Philadelphia, PA, August 27, 2008 - Most people would agree that stress increases your risk for illness and this is particularly true for severe long-term stresses, such as caring for a family member with a chronic medical illness. However, we still have a relatively limited understanding of exactly how stress contributes to the risk for illness. In the August 15th issue of Biological Psychiatry, researchers shed new light on one link between stress and illness by describing a mechanism through which stress alters immune function.
In a very promising preliminary study, Miller and colleagues found that the pattern of gene expression differed between caregivers of family members with cancer relative to a matched group of individuals who did not have this type of life stress. They found that among the caregivers, even though they had normal cortisol levels in their blood, the pattern of gene expression in the monocytes, a type of white blood cell involved in the body's immune response, was altered so that they were relatively less responsive to the anti-inflammatory actions of cortisol, but relatively more responsive to pro-inflammatory actions of a transcription factor called nuclear factor-kappa B, or NF-κB. Gregory Miller, Ph.D., corresponding author, explains more simply that, although "caregivers have similar cortisol levels as controls, their cells seem to be 'hearing' less of this signal. In other words, something goes awry in caregivers' white blood cells so they are not able to 'receive' the signal from cortisol that tells them to shut down inflammation."
Thus, the current findings might help to explain why the caregivers would seem to be in a chronic pro-inflammatory state, a condition of immunologic activation. This activated state could contribute to the risk for a number of medical illnesses, such as depression, heart disease, and diabetes. Dr. Miller remarks that part of the importance of these findings is "because people have traditionally thought that higher cortisol is the reason that stress contributes to disease, but this work shows that, at least in caregivers, it's actually the opposite - there's too little cortisol signal being heard by the cells, rather than too much."
However, many important related questions still remain unanswered, as noted by John H. Krystal, M.D., Editor of Biological Psychiatry and affiliated with both Yale University School of Medicine and the VA Connecticut Healthcare System. He comments that in addition to not knowing how stress produces these altered patterns of gene expression in the immune system, "we don't know how to account for the resilience of some stressed people exposed to severe sustained stress or the vulnerability of some people to relatively mild stress." He adds that "the better that we understand the underlying molecular mechanisms that link stress to illness, the more likely we are to make progress in answering these important questions," and this article is certainly a vital step in that direction.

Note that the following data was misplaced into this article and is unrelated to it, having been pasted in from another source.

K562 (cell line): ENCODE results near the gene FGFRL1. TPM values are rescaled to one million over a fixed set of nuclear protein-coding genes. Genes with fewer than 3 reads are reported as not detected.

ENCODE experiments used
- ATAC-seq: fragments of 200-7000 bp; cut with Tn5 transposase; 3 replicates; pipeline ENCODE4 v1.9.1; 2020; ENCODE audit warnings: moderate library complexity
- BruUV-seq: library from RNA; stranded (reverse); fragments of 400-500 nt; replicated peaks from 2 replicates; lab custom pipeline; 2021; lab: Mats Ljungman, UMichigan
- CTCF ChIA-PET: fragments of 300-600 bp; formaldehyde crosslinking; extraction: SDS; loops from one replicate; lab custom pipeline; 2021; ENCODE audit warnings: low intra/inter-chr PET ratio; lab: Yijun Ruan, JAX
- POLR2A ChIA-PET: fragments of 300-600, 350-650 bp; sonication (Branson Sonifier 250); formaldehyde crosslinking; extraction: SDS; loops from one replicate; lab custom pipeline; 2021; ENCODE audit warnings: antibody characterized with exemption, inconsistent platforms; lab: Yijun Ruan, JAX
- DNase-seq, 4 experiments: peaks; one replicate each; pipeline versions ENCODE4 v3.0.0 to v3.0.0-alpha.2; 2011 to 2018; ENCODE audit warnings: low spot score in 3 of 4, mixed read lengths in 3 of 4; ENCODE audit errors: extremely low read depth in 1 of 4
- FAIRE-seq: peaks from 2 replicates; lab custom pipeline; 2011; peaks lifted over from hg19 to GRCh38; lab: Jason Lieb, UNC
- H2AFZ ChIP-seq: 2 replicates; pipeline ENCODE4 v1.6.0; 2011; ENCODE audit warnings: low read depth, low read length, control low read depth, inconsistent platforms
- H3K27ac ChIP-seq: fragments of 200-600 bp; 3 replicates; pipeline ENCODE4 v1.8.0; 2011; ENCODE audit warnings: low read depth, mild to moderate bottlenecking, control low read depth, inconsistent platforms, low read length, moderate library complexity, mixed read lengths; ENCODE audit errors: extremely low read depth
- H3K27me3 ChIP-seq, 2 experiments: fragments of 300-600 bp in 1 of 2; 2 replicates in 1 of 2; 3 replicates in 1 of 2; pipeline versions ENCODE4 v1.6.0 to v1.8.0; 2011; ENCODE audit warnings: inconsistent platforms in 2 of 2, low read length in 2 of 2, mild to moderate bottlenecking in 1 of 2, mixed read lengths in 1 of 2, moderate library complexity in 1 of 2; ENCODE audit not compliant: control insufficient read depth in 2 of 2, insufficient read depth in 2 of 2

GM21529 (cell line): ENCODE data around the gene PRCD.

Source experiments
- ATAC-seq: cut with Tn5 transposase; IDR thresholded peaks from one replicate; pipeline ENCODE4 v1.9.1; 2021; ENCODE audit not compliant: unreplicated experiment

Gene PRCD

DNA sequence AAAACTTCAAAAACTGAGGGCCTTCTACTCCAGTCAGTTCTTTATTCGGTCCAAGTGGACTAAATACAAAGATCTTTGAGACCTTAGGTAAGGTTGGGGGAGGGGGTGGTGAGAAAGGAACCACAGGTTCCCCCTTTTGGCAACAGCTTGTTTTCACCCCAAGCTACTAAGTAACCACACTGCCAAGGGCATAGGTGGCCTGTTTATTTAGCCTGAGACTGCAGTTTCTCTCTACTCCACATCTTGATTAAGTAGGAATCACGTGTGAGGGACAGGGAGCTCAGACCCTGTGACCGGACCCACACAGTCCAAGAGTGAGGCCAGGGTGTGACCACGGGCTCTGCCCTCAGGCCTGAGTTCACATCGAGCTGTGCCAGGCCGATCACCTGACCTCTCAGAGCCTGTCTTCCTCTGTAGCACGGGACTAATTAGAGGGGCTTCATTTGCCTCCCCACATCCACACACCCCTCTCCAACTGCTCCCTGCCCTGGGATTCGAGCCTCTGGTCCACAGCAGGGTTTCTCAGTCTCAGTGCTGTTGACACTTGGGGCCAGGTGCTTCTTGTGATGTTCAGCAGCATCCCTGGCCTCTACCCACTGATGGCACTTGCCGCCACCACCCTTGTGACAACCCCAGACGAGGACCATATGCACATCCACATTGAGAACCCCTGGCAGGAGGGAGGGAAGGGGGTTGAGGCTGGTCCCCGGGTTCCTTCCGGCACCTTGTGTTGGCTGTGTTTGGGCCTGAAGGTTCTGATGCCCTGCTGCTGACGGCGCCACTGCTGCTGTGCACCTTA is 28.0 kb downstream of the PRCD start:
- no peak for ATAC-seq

Notes to Editors:
The article is "A Functional Genomic Fingerprint of Chronic Stress in Humans: Blunted Glucocorticoid and Increased NF-κB Signaling" by Gregory E. Miller, Edith Chen, Jasmen Sze, Teresa Marin, Jesusa M.G. Arevalo, Richard Doll, Roy Ma, and Steve W. Cole. Drs. Miller, Chen, Sze, and Marin are affiliated with the Department of Psychology, University of British Columbia, Vancouver, Canada. Drs. Doll and Ma are with the British Columbia Cancer Agency, Vancouver Centre, Vancouver, Canada. Drs. Arevalo and Cole are from the Department of Medicine, Division of Hematology-Oncology, University of California Los Angeles (UCLA) School of Medicine, Los Angeles, California. Dr. Cole is also affiliated with the UCLA AIDS Institute, Molecular Biology Institute and Jonsson Comprehensive Cancer Center, and Norman Cousins Center at UCLA, Los Angeles, California. The article appears in Biological Psychiatry, Volume 64, Issue 4 (August 15, 2008), published by Elsevier.
The authors' disclosures of financial and conflicts of interests are available in the article. Dr. Krystal's disclosures of financial and conflicts of interests are available at http://journals.
Full text of the article mentioned above is available upon request. Contact Jayne M. Dawkins at (215) 239-3674 or email@example.com to obtain a copy or to schedule an interview.
About Biological Psychiatry
This international rapid-publication journal is the official journal of the Society of Biological Psychiatry. It covers a broad range of topics in psychiatric neuroscience and therapeutics. Both basic and clinical contributions are encouraged from all disciplines and research areas relevant to the pathophysiology and treatment of major neuropsychiatric disorders. Full-length and Brief Reports of novel results, Commentaries, Case Studies of unusual significance, and Correspondence and Comments judged to be of high impact to the field are published, particularly those addressing genetic and environmental risk factors, neural circuitry and neurochemistry, and important new therapeutic approaches. Concise Reviews and Editorials that focus on topics of current research and interest are also published rapidly.
Biological Psychiatry (www.sobp.org/journal) is ranked 4th out of the 95 Psychiatry titles and 16th out of 199 Neurosciences titles on the 2006 ISI Journal Citations Reports® published by Thomson Scientific.
Elsevier is a world-leading publisher of scientific, technical and medical information products and services. Working in partnership with the global science and health communities, Elsevier's 7,000 employees in over 70 offices worldwide publish more than 2,000 journals and 1,900 new books per year, in addition to offering a suite of innovative electronic products, such as ScienceDirect (http://www.